“These women represent many others who stand in solidarity with the protection of water across Anishinaabe treaty lands.”

By Jessica Corbett, staff writer for Common Dreams. Published 7-19-2021

Water protectors faced off with police at Shell River in Hubbard County, Minnesota on July 19, 2021.(Photo credit: Sarah LittleRedfeather)

At least seven water protectors from the Indigenous-led movement to stop Enbridge’s Line 3 were arrested on Monday while protesting at the Shell River in Minnesota, which the partially completed tar sands pipeline is set to cross in five places.

“Today women and other water protectors from across multiple communities in Minnesota sat together at the Shell River, near Park Rapids, Minnesota, in peaceful prayer to oppose the construction of Line 3,” the group Honor the Earth said on Instagram. “These women represent many others who stand in solidarity with the protection of water across Anishinaabe treaty lands.” Continue reading

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Legalized Apartheid: The Israeli Supreme Court Just Cemented Jewish Supremacy into Law

Only a few years old, the nation-state law has already proven it can serve as a legal tool for discrimination, racial segregation, and outright apartheid.

By Jessica Buxbaum  Published 7-16-2021 by MintPress News

Israel arrests dozens of Palestinian students in the occupied West Bank in joint operation involving army, police and Shin Bet security agency. Photo: Md Rashedulislam Rashed/Twitter

In November of last year, an Israeli judge invoked the controversial Jewish Nation-State Basic Law when striking down a lawsuit against the city of Karmiel over funding transportation for two Palestinian students.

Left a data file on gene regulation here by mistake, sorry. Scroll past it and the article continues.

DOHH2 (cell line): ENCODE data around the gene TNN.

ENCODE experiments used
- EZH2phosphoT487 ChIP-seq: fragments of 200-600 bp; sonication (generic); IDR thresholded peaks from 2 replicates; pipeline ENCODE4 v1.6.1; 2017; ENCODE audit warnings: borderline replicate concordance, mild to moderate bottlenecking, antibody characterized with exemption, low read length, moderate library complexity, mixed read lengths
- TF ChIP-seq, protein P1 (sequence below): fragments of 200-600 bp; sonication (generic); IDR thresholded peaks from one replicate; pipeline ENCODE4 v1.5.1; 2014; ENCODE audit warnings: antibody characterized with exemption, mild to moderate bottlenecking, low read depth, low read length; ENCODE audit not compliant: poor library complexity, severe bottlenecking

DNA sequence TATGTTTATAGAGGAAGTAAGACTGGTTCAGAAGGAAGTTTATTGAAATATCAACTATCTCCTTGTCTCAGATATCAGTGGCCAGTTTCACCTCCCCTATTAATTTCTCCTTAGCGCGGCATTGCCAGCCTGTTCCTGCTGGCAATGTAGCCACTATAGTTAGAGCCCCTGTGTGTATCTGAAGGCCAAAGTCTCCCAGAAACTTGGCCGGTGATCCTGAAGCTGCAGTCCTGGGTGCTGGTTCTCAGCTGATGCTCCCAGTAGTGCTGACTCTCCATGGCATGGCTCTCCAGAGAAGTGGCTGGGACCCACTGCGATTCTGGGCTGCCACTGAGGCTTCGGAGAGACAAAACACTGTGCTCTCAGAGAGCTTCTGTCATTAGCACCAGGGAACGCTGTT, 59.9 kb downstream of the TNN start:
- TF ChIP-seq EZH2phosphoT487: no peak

In his ruling, the chief registrar of the Krayot Magistrate’s Court, Yaniv Luzon, said that establishing an Arabic-language school in Karmiel or funding transportation for Palestinian Arab students would “damage the city’s Jewish character” and may encourage Palestinian citizens of Israel to move into Jewish cities, thereby “altering the demographic balance.” Continue reading

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Water Protectors Against Line 3 Sue Over Police Blockade of Indigenous Camp

“The Hubbard County Sheriff has attempted to illegally construct a de facto open-air prison to trap Indigenous environmental protectors and allies on their own property.”

By Jessica Corbett, staff writer for Common Dreams. Published 7-16-2021

Since June 28, 2021, police in Minnesota have blockaded a driveway to an Indigenous camp of water protectors protesting the Line 3 pipeline. (Photo: Giniw Collective)

Water protectors fighting against Enbridge’s Line 3 tar sands pipeline in Minnesota filed suit Friday to stop a police blockade of a camp they use for Indigenous-led organizing, decolonization, and treaty rights trainings as well as religious activities.

The plaintiffs, including Indigenous leaders Tara Houska and Winona LaDuke, are taking legal action in response to the Hubbard County Sheriff Office’s ongoing blockade of the private property, which police unexpectedly began late last month. The complaint names the county, Sheriff Corwin “Cory” Aukes, and Mark Lohmeier, the local land commissioner, as defendants. Continue reading

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Conviction of Dam Company Executive for Murder of Berta Cáceres Hailed as ‘Step Towards Justice’

“However, justice for Berta will never be truly complete until everyone who took part in the crime, including those who planned it, is brought to justice.”

By Brett Wilkins, staff writer for Common Dreams. Published 7-5-2021

Berta Cáceres. Photo: Wikimedia Commons

Human rights advocates on Monday welcomed the conviction of Roberto David Castillo Mejía, a Honduran businessman and former military intelligence officer, for the March 2016 assassination of Indigenous environmental activist Berta Cáceres, while calling on authorities in the Central American nation to bring everyone involved in planning the murder to justice.

The Guardian reports the Tegucigalpa high court found Castillo—formerly head of the dam company Desarrollos Energéticos, or DESA—guilty of collaborating in Cáceres’ murder. The court ruled that Cáceres was killed for leading the campaign to stop construction of the $50 million Agua Zarca dam, a local grassroots effort which caused delays and monetary losses for DESA. Continue reading